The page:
For a new pricing plan that Verizon Communications Inc. (NYSE: VZ) claims will put “an end to traditional [cable and satellite] bundle” contracts, “Mix & Match on Fios” seems like a pretty lame moniker. Maybe that’s because the plan is not as revolutionary as the company wants consumers to believe.
Rather than taking dead aim at the traditional cable and satellite bundles of hundreds of channels, Mix & Match targets the “triple-play” offers that pay-TV providers now offer: landline phone, pay TV and internet service. What consumers like least about the triple-play bundles is paying for channels they don’t want and never watch. Changes to that aspect of bundling are minimal under the new Verizon plan.
The company is offering three plans ranging in price from $39.99 a month to $79.99 a month. The cheapest offers 100 Mbps download speeds, the mid-price plan offers 300 Mbps speed for $59.95 a month and the gigabit plan costs $79.99 a month, including the home router rental fee of $15 a month that is not included in the other two plans. New subscribers to the gigabit plan also get a $100 prepaid Visa card and a year of Disney+ if they also sign up for any internet plan.
So far, pretty good. Then it gets complicated. YouTube TV, free for the first month, costs $49.99 a month. YouTube provides more than 70 channels of live TV, including local news and sports. Verizon also offers other Fios TV plans, including a “test drive” of the more than 425 channels available for 60 days, after which Verizon will “recommend the best plan for you” for $50 a month. Also priced at $50 is the Fios option that lets customers choose five out of more than 125 channels, after which Verizon picks a plan based on those preferences. Plans are also available that include some 300 channels ($70 a month) or all 425+ channels for $90 a month.
The Home phone analog telephone adapter converts a wireline phone to a wireless service. Under the Mix & Match program that costs $20 a month.
What makes all this different from the triple-play bundles is that customers don’t have to take the phone part of the bundle. Otherwise, it looks quite similar to various other bundling plans from the pay-TV companies.
In the latest American Customer Satisfaction Index (ACSI) survey, cable and satellite subscription services posted an average index score of 62 (out of a possible 100) in 2019, unchanged from 2018. Since 2001, these subscription services have scored a high of 68 (2013) and a low of 61 (2002 through 2005). No aspect of these services improved year over year.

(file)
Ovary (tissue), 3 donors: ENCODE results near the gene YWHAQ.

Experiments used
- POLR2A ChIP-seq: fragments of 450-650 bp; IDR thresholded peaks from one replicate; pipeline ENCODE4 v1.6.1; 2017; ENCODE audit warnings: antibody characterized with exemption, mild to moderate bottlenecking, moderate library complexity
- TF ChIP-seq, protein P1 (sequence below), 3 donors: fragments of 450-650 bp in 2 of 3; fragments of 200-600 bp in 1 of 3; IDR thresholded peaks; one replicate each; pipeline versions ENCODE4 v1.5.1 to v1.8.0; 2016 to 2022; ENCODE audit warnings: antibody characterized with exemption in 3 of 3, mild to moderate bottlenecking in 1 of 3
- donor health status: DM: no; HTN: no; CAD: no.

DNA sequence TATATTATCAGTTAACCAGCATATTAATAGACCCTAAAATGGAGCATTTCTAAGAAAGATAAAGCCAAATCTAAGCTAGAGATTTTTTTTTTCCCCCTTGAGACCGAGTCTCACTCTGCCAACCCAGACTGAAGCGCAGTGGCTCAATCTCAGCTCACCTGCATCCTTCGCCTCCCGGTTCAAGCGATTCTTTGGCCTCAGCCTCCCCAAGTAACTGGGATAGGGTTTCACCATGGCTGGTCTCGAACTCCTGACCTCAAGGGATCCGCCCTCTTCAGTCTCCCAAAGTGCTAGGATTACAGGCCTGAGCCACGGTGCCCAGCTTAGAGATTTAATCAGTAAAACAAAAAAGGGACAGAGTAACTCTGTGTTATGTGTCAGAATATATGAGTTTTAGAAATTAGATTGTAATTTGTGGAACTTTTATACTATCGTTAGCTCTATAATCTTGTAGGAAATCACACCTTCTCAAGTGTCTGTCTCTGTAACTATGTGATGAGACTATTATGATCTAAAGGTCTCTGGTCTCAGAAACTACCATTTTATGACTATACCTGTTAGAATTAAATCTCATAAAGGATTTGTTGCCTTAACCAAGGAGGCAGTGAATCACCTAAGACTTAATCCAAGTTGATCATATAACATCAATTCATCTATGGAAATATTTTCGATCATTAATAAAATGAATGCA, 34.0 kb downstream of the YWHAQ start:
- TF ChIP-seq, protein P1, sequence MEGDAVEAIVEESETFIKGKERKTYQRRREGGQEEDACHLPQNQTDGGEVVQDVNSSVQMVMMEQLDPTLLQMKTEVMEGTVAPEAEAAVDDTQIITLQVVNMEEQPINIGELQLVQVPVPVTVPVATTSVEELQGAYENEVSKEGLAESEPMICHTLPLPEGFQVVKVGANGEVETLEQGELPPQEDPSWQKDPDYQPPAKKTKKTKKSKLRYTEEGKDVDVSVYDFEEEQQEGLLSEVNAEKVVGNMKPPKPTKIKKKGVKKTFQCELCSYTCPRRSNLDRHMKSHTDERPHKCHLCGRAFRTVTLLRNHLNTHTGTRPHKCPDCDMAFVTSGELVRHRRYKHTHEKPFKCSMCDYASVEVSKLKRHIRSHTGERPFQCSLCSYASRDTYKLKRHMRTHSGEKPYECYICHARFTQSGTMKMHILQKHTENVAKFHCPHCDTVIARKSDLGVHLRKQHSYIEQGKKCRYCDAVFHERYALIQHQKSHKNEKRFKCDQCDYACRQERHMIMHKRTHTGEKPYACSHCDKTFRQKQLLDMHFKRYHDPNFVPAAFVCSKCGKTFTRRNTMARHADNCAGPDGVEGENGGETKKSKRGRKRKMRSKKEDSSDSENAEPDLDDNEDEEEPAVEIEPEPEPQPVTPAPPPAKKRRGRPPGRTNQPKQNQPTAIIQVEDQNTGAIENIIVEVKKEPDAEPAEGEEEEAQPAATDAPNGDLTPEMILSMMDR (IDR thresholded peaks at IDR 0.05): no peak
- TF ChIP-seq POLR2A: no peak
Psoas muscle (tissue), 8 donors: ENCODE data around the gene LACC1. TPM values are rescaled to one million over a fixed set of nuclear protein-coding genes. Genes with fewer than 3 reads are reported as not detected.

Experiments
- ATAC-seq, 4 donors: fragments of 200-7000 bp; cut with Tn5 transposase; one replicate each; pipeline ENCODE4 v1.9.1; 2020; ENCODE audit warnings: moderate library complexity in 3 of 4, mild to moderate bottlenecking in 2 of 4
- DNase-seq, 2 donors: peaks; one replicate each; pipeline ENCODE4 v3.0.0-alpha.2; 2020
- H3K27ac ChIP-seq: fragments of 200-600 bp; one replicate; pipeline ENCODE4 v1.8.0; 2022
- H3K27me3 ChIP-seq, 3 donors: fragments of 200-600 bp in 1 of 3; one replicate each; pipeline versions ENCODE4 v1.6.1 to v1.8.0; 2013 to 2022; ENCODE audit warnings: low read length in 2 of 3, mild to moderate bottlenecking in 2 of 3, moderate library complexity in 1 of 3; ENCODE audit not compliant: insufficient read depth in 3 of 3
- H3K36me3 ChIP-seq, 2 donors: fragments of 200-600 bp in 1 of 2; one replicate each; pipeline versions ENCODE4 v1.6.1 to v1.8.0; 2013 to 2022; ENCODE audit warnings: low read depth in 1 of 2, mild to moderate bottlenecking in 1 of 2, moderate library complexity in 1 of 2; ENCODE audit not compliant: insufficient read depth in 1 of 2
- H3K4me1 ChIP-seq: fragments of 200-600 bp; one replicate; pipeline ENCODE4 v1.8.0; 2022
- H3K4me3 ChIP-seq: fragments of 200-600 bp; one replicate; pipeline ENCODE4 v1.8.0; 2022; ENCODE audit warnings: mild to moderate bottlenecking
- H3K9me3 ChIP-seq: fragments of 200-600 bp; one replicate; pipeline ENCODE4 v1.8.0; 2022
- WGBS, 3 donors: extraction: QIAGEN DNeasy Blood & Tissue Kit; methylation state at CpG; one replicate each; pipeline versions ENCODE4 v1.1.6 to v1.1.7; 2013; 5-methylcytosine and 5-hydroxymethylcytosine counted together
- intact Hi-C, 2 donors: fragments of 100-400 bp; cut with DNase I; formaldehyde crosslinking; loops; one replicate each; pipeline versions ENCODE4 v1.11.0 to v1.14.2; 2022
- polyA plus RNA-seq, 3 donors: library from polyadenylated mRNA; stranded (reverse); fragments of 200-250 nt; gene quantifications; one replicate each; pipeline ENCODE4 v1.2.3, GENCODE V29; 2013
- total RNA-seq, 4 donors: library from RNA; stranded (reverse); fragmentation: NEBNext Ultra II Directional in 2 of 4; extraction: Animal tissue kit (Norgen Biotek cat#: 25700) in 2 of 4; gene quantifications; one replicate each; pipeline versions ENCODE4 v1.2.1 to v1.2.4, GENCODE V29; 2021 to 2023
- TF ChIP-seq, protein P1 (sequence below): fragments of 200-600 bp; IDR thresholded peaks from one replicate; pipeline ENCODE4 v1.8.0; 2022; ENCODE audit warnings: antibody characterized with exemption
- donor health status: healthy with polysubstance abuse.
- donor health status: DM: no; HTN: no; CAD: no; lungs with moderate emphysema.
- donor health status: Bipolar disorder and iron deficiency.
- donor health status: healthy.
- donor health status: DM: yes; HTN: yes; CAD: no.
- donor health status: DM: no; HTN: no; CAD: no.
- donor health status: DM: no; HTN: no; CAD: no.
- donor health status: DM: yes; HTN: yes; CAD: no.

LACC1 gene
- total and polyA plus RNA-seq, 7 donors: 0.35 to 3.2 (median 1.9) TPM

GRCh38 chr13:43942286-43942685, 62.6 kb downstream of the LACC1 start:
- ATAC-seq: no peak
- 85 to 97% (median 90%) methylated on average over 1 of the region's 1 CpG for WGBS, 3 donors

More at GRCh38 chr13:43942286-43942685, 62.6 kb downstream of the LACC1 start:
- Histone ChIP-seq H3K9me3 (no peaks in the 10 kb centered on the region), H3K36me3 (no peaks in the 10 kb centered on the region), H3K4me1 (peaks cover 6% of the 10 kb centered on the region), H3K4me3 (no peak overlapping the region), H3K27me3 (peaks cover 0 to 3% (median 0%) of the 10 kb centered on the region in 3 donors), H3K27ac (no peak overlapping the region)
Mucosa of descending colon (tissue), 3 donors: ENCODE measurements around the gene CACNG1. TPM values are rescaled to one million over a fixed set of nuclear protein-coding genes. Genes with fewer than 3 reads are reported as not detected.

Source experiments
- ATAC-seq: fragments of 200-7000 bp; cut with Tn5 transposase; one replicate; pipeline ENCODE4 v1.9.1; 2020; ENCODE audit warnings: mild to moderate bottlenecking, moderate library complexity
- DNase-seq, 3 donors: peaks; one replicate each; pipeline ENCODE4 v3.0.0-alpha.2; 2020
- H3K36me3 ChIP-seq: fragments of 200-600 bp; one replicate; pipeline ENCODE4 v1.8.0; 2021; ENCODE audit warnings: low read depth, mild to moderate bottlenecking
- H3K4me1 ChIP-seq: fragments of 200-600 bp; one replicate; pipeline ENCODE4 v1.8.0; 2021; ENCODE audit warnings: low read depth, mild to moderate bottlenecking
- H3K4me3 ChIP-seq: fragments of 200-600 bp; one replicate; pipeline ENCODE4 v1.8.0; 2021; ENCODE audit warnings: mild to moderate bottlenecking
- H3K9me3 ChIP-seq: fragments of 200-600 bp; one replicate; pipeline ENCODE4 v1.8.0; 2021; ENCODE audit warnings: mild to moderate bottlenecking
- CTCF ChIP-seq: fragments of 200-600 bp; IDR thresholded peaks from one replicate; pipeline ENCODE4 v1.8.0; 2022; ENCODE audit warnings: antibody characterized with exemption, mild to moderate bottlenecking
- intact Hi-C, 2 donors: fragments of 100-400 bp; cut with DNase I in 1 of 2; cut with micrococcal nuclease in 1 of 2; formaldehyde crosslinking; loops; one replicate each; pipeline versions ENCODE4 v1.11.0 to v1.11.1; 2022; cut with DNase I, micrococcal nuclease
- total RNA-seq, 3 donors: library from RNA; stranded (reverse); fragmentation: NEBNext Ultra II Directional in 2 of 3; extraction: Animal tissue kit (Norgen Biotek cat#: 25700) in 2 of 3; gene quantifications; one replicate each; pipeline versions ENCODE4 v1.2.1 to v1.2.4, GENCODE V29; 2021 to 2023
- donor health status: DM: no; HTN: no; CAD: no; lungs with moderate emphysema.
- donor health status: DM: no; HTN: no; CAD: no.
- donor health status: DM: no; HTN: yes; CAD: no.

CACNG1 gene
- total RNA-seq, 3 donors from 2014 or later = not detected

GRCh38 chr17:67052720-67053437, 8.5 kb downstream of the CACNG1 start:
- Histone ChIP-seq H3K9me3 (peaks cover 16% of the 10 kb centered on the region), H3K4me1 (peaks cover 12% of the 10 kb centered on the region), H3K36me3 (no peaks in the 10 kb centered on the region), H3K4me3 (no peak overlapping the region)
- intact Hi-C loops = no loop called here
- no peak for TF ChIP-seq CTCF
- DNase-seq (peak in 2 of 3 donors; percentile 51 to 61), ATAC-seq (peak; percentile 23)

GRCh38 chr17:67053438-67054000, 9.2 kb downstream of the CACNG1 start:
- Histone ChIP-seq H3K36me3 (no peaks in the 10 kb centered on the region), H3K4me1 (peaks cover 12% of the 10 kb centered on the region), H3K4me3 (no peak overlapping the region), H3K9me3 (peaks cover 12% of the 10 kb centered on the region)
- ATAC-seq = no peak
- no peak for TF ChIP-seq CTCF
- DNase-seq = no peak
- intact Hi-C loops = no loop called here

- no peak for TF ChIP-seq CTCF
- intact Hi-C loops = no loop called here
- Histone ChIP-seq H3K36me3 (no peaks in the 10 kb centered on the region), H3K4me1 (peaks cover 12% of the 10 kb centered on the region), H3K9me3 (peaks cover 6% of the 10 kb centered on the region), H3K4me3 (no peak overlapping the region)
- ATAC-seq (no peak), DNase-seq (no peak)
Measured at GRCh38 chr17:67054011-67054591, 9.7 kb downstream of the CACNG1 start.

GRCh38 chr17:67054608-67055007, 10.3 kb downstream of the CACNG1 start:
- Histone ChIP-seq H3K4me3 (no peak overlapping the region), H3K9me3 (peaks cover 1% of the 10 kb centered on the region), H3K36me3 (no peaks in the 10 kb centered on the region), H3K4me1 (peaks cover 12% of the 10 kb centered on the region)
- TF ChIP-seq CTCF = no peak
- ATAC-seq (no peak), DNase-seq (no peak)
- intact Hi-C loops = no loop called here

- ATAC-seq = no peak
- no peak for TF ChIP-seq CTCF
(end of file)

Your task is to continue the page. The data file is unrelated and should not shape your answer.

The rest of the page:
The overall average ACSI index score for internet service providers was 62, unchanged year over year, and a low since ACSI began tracking customer satisfaction in the industry in 2013. Because the cable TV industry is also the leading provider of broadband internet service, it’s no surprise that the scores for the two services match.
When ACSI matched Fios and AT&T’s U-verse against traditional cable and satellite services, both scored better than the traditional services with index scores of 68 and 69, respectively, while Comcast’s Xfinity scored a middling 57 and Altice (Optimum) posted a 61. Both major satellite providers, Dish Network (67) and DirecTV (66), scored better than any cable service.
For Verizon, customer dissatisfaction with its Fios video product translated into a loss of 67,000 subscribers in the third quarter of 2019. The company added 30,000 Fios internet customers.
Verizon is getting a clear message from customers that business under the old pay-TV rules doesn’t work well these days. The company’s Mix & Match program may give it a slight edge with consumers. On the whole, however, it’s a modest change and does not threaten to put an end to bundle contracts. Mix & Match does eliminate the discount for buying a triple- or double-play contract with a pay-TV service and does not charge fees for broadcast or regional sports networks.
What could be a bigger difference-maker for Verizon this year is its deal with Disney to offer the new Disney+ streaming service to its Fios offerings.
Verizon stock traded basically flat just after noon Thursday, at $59.06 in a 52-week range of $52.28 to $62.22. The stock’s 12-month consensus price target is $61.61.